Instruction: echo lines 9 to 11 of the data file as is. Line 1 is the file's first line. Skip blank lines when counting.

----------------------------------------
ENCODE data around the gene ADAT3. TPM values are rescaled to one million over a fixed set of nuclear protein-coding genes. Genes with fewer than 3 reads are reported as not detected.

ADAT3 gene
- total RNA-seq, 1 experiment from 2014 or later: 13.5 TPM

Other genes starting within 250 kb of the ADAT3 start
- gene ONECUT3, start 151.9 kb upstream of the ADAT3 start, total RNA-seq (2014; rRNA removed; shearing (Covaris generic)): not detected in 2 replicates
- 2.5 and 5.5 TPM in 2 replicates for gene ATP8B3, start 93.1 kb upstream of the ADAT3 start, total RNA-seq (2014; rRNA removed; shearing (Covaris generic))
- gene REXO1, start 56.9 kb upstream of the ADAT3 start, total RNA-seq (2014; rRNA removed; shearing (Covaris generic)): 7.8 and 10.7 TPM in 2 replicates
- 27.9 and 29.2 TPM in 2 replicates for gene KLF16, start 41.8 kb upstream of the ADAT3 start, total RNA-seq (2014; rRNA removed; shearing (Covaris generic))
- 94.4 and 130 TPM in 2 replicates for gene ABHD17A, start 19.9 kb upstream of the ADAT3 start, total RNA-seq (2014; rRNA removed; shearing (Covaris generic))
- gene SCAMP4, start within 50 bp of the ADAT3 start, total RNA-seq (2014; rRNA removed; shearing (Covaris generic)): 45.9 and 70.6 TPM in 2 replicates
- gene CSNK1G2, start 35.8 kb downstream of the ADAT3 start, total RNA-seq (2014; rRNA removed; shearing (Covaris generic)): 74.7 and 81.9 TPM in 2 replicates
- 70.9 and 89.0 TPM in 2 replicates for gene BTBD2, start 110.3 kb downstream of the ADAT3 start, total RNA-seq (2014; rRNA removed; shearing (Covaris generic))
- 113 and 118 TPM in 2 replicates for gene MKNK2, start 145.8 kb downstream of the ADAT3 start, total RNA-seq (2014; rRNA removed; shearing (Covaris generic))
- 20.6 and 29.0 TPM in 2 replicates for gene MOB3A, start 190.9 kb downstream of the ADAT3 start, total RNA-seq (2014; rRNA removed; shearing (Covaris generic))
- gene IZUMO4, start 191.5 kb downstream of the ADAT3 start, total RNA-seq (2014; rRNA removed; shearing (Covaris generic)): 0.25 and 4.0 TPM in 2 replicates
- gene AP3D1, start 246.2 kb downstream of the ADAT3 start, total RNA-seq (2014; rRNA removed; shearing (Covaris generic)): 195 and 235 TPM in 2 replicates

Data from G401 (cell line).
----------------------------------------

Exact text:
- 94.4 and 130 TPM in 2 replicates for gene ABHD17A, start 19.9 kb upstream of the ADAT3 start, total RNA-seq (2014; rRNA removed; shearing (Covaris generic))
- gene SCAMP4, start within 50 bp of the ADAT3 start, total RNA-seq (2014; rRNA removed; shearing (Covaris generic)): 45.9 and 70.6 TPM in 2 replicates
- gene CSNK1G2, start 35.8 kb downstream of the ADAT3 start, total RNA-seq (2014; rRNA removed; shearing (Covaris generic)): 74.7 and 81.9 TPM in 2 replicates